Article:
The program was developed in partnership with Autism Spectrum Australia. The initial trial at Victorian stores Ringwood and Balwyn East was then expanded to 18 stores in Victoria, 20 in NSW, 14 in Queensland, six in South Australia, nine in Western Australia and one each in Tasmania, the Northern Territory and ACT.

Coles said the program would be introduced to additional stores in Victoria, South Australia, Tasmania, the NT and ACT in the coming months.

During Quiet Hour, lighting is reduced, Coles Radio is switched off, register and scanning volume reduced to the lowest level and there are no loudspeaker announcements except in emergencies. Trolley collections are also paused and roll cages removed from the shop floor, while additional customer service staff are available and free fruit is offered.

Shopping trolley collection is paused for Quiet Hour to cut down on noise and activity. media_cameraShopping trolley collection is paused for Quiet Hour to cut down on noise and activity.

WHAT IS AUTISM?

  • Autism is a lifelong developmental condition that affects, among other things, the way someone relates to their surroundings and the way they interact with or relate to other people.
  • You may hear someone described as being on the “autism spectrum”. The word spectrum means range, from mild, or hardly noticeable, to more severe. Some people live very normal lives with few difficulties and some people at the other end of the range, or spectrum, have greater difficulties and need more help with day-to-day life.
  • The most common areas of difficulty are in social communication and interaction.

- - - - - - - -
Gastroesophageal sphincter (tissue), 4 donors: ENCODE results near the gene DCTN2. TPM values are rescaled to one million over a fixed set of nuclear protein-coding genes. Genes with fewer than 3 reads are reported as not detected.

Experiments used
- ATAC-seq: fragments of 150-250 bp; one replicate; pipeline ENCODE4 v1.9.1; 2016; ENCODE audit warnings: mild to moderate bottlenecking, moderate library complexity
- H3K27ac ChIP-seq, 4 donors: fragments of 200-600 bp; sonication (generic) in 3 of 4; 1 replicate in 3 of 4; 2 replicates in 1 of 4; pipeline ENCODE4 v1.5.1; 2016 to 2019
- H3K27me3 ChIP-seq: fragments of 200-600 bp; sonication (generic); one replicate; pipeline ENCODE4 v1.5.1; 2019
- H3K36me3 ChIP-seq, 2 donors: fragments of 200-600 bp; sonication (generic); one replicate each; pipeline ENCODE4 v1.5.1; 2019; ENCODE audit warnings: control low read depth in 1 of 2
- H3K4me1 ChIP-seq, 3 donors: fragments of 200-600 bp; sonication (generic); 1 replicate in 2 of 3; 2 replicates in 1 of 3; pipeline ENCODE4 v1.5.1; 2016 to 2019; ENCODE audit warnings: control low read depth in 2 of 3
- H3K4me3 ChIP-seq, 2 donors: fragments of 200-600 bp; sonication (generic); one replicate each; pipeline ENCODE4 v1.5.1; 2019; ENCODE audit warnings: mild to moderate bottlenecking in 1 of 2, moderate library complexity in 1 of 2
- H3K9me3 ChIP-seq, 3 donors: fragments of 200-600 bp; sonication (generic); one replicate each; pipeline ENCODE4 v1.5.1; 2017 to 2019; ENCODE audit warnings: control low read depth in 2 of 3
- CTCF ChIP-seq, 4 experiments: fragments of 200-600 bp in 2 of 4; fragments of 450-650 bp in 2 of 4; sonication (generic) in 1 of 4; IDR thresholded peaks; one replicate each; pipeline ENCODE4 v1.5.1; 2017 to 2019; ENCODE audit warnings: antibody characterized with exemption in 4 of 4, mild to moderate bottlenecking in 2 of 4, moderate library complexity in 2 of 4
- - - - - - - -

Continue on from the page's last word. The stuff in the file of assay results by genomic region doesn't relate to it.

• About 1 in 70 people has autism.
  • For more information about autism, visit autismspectrum.org.au

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GLOSSARY

  • inclusive: not excluding anyone
  • stigma: shame
  • likelihood: the chance of something happening
  • responsive: reacting quickly and positively
  • accessible: able to be accessed or used

LISTEN TO TODAY’S STORY

QUICK QUIZ

  1. What are three things Coles does for Quiet Hour?
  2. How many stores have Quiet Hour on Tuesdays now?
  3. What are some of the life skills Sarah is teaching her sons?
  4. What does the word spectrum mean and why is it used when describing autism?
  5. How common is autism?

CLASSROOM ACTIVITIES

1. Quiet Hour

List some facts you’ve learnt about children that are diagnosed on the autism spectrum?

Do you think the Coles Quiet Hour initiative would be helpful to parents of children with autism? Why/why not?

List some of the things that may negatively affect children with autism in a supermarket environment.

Can you think of some other ideas that businesses, shopping centres or kid-friendly places may be able to implement to help children with autism cope better at these places (for example the cinema)?

2. Extension: “The stigma of shopping with kids on the spectrum is pretty difficult,” said a mum with two children diagnosed on the austism spectrum. What do you think she means by this?

Time: Allow 15 minutes

Curriculum Links: English, Personal & Social

VCOP ACTIVITY

After reading the article, with a partner, highlight all the openers you can find in blue. Discuss if they are powerful and varied openers or not. Why do you think the journalists has used a mix of simple and power openers? Would you change any, and why?